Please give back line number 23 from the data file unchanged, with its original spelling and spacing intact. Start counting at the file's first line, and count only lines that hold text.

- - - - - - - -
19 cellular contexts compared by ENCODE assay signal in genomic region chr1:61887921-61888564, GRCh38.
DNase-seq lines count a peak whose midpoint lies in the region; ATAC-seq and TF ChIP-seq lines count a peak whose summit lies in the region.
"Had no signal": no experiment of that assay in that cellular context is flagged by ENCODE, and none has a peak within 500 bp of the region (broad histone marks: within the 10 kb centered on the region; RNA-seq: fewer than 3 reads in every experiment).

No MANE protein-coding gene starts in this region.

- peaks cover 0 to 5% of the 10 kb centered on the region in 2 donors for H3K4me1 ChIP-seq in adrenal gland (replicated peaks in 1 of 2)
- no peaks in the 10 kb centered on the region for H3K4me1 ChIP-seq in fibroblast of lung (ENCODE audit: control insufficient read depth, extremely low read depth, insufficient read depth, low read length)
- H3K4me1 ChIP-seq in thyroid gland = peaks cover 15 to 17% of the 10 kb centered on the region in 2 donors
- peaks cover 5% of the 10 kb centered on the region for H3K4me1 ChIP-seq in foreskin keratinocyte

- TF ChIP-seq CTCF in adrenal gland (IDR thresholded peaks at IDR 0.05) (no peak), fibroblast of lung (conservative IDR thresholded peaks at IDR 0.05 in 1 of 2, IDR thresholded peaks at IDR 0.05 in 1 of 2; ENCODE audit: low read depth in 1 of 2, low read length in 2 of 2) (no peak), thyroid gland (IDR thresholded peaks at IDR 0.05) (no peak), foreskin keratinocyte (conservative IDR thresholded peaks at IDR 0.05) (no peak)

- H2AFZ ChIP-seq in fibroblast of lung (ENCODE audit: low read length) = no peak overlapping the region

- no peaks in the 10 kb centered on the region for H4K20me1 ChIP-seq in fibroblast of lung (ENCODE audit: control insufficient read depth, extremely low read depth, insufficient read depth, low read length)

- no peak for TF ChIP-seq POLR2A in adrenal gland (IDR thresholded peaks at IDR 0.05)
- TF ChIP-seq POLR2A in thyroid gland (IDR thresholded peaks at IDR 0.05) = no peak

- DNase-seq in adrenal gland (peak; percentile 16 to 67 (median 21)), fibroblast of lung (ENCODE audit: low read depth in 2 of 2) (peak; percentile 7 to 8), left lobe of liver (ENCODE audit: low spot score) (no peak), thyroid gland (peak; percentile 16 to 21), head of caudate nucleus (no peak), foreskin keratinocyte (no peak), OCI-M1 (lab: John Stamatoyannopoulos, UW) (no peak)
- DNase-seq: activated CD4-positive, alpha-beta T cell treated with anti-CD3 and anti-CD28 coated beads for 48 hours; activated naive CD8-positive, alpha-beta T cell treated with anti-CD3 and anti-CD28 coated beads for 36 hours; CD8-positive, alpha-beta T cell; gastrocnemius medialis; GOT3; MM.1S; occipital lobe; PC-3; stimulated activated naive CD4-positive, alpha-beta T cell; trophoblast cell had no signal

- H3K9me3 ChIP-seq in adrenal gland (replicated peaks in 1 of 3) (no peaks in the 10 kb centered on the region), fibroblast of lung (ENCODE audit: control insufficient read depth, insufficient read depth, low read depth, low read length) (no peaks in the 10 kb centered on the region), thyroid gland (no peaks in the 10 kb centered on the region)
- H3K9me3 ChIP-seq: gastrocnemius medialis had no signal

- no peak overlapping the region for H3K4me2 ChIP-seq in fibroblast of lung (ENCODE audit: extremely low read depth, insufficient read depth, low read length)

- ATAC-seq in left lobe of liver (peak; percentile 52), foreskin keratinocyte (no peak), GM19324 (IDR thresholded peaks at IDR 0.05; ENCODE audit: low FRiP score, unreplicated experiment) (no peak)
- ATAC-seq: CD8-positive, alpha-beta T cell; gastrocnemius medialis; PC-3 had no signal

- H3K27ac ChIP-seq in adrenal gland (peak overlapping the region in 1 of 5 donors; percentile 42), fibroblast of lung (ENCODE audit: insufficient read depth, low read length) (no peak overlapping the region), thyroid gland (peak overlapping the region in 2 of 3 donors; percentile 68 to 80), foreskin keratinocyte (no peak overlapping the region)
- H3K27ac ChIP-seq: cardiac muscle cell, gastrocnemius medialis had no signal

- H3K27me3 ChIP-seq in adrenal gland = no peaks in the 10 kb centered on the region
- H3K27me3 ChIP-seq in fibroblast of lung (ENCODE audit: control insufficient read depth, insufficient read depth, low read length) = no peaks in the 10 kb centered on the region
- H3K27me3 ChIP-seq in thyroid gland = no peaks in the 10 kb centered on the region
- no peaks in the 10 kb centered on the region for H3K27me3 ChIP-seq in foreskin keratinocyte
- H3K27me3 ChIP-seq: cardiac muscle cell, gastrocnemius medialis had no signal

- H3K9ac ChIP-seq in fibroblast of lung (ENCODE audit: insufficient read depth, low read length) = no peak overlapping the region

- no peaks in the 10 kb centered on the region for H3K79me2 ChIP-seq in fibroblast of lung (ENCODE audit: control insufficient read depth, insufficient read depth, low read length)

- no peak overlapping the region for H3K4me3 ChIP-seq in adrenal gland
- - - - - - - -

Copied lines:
- H3K27me3 ChIP-seq in adrenal gland = no peaks in the 10 kb centered on the region